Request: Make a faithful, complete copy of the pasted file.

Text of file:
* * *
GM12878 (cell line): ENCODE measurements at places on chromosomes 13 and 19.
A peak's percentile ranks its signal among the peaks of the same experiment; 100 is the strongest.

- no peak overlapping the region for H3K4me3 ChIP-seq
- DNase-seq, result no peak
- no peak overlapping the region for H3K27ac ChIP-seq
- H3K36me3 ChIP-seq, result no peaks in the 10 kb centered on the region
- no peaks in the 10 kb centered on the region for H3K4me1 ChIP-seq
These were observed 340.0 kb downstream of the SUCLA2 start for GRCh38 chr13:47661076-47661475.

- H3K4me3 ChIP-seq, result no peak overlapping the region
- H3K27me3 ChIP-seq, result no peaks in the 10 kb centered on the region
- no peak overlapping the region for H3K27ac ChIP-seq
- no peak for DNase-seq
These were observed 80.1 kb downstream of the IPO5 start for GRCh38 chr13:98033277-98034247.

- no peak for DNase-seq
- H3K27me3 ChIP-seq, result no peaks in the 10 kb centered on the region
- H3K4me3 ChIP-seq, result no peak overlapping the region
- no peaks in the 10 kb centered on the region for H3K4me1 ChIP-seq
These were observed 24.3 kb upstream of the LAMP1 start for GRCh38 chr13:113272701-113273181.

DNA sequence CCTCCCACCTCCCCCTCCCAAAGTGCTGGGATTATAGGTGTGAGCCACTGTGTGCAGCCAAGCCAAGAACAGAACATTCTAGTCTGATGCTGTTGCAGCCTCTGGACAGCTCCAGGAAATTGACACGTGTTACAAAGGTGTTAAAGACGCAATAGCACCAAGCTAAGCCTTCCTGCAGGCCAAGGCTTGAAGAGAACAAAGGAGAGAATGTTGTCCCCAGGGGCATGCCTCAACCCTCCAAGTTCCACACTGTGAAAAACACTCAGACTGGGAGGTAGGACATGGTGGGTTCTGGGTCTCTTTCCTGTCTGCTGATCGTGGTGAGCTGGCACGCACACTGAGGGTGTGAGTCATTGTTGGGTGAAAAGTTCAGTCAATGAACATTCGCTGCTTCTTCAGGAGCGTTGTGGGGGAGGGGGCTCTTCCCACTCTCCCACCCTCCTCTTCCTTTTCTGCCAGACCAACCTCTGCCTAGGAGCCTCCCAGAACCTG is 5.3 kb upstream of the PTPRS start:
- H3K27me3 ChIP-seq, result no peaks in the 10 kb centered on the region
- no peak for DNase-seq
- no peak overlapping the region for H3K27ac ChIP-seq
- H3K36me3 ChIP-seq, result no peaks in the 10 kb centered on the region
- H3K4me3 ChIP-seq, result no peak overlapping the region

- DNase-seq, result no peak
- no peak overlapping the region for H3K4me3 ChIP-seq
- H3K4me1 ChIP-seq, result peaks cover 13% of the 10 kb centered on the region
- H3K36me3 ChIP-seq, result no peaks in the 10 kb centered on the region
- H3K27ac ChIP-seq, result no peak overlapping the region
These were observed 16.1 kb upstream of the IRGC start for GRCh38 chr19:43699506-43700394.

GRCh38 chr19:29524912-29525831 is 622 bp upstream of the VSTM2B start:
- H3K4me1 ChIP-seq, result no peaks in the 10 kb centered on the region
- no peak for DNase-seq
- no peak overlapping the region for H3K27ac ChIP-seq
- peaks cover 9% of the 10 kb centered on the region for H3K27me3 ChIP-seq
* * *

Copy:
GM12878 (cell line): ENCODE measurements at places on chromosomes 13 and 19.
A peak's percentile ranks its signal among the peaks of the same experiment; 100 is the strongest.

- no peak overlapping the region for H3K4me3 ChIP-seq
- DNase-seq, result no peak
- no peak overlapping the region for H3K27ac ChIP-seq
- H3K36me3 ChIP-seq, result no peaks in the 10 kb centered on the region
- no peaks in the 10 kb centered on the region for H3K4me1 ChIP-seq
These were observed 340.0 kb downstream of the SUCLA2 start for GRCh38 chr13:47661076-47661475.

- H3K4me3 ChIP-seq, result no peak overlapping the region
- H3K27me3 ChIP-seq, result no peaks in the 10 kb centered on the region
- no peak overlapping the region for H3K27ac ChIP-seq
- no peak for DNase-seq
These were observed 80.1 kb downstream of the IPO5 start for GRCh38 chr13:98033277-98034247.

- no peak for DNase-seq
- H3K27me3 ChIP-seq, result no peaks in the 10 kb centered on the region
- H3K4me3 ChIP-seq, result no peak overlapping the region
- no peaks in the 10 kb centered on the region for H3K4me1 ChIP-seq
These were observed 24.3 kb upstream of the LAMP1 start for GRCh38 chr13:113272701-113273181.

DNA sequence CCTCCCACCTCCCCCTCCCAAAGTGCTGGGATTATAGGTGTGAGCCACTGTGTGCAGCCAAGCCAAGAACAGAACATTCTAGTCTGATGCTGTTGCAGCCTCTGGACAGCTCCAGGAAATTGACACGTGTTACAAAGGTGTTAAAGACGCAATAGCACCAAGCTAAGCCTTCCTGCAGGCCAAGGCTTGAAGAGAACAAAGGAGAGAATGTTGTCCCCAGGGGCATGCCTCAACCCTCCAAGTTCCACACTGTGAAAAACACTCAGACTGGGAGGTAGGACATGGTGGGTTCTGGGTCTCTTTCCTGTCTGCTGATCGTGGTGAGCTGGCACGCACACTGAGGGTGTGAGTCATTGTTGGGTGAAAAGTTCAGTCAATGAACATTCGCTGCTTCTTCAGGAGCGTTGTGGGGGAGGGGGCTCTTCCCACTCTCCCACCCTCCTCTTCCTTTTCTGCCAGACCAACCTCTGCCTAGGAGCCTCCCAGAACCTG is 5.3 kb upstream of the PTPRS start:
- H3K27me3 ChIP-seq, result no peaks in the 10 kb centered on the region
- no peak for DNase-seq
- no peak overlapping the region for H3K27ac ChIP-seq
- H3K36me3 ChIP-seq, result no peaks in the 10 kb centered on the region
- H3K4me3 ChIP-seq, result no peak overlapping the region

- DNase-seq, result no peak
- no peak overlapping the region for H3K4me3 ChIP-seq
- H3K4me1 ChIP-seq, result peaks cover 13% of the 10 kb centered on the region
- H3K36me3 ChIP-seq, result no peaks in the 10 kb centered on the region
- H3K27ac ChIP-seq, result no peak overlapping the region
These were observed 16.1 kb upstream of the IRGC start for GRCh38 chr19:43699506-43700394.

GRCh38 chr19:29524912-29525831 is 622 bp upstream of the VSTM2B start:
- H3K4me1 ChIP-seq, result no peaks in the 10 kb centered on the region
- no peak for DNase-seq
- no peak overlapping the region for H3K27ac ChIP-seq
- peaks cover 9% of the 10 kb centered on the region for H3K27me3 ChIP-seq